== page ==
Wednesday, March 13, 2013

The Burden of Too Much Information

We older folks get a lot of unsolicited lifestyle advice. We are, after all, the biggest market segment in most Western countries. Among the many areas of our body that don't work quite as well as they used to are our bowels. Our parents were encouraged to keep them 'regular' by the makers of patent medicines. We are exhorted to do the same by ingesting lots of fibre by the makers of grocery products. And today's medical profession gets to weigh in by laying on us a guilt trip about submitting to an unpleasant process called a colon endoscopy, or colonoscopy for short, to check that we don't have cancer polyps.

After many years of ducking yet another invasive body intrusion I finally succumbed to my GP's pleas to try it 'just once' and booked in for one. She insisted I would henceforth be too old for another to be done. I gave in because a family pal just got diagnosed with advanced colon cancer and it's the second most frequent killer disease nowadays. In addition there is some suggestion that bowel cancer did in my grandmother (when she was 94).  As the newspaper article I link to above infers, the 'prep' is tough on an old person. The day after I still feel like I've been hit by a truck.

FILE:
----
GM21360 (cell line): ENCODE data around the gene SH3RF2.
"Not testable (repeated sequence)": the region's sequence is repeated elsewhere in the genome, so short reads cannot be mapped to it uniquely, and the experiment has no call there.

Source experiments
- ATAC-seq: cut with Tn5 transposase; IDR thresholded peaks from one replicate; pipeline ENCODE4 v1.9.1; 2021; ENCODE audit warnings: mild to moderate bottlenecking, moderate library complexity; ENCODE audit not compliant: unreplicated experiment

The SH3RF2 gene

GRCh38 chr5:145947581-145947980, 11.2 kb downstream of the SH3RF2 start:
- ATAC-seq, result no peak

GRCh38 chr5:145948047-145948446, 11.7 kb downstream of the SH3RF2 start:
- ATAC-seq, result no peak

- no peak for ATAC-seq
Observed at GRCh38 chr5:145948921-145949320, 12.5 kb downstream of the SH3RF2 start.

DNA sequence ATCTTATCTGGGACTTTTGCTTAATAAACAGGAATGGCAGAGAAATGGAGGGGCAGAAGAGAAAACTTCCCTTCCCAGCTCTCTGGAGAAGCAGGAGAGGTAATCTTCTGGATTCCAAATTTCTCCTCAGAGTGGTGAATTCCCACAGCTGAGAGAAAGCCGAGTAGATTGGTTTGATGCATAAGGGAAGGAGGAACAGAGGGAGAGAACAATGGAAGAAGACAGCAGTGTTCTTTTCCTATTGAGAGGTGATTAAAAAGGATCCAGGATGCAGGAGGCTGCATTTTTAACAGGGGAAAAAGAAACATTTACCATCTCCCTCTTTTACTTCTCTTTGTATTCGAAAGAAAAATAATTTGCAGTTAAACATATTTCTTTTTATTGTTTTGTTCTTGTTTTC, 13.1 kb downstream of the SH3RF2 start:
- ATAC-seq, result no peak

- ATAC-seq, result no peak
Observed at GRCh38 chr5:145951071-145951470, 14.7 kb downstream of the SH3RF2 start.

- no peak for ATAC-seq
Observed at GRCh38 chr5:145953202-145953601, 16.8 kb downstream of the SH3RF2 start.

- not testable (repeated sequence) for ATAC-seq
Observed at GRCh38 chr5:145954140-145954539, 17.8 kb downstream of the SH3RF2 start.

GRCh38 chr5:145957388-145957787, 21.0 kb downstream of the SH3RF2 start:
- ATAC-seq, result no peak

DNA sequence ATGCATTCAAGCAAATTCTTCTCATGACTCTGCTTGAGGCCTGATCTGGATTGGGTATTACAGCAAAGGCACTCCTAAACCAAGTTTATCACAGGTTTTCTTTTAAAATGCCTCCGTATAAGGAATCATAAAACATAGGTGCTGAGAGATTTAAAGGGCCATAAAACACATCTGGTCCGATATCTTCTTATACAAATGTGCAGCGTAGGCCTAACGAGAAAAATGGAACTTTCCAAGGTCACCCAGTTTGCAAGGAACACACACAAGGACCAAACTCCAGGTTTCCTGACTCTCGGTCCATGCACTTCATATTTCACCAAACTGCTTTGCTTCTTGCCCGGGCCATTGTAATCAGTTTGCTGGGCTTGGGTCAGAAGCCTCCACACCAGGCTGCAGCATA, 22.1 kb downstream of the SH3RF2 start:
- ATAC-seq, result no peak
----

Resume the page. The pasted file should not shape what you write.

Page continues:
My test found two polyps, one of which might be cancerous, plus a diverticulitis. I know about those things, having spent years in the drug biz. I know too that my bowel is the one thing about me that seems to have always worked just fine. Now I have a couple of months to sweat till the surgeon can see me in our overstretched no-private-medicine government-funded medical monopoly.

Most old folks die of something else than a gut cancer starting at my age.  Worrying that this just might not be true for me is yet another psychic burden in an era of too much information.

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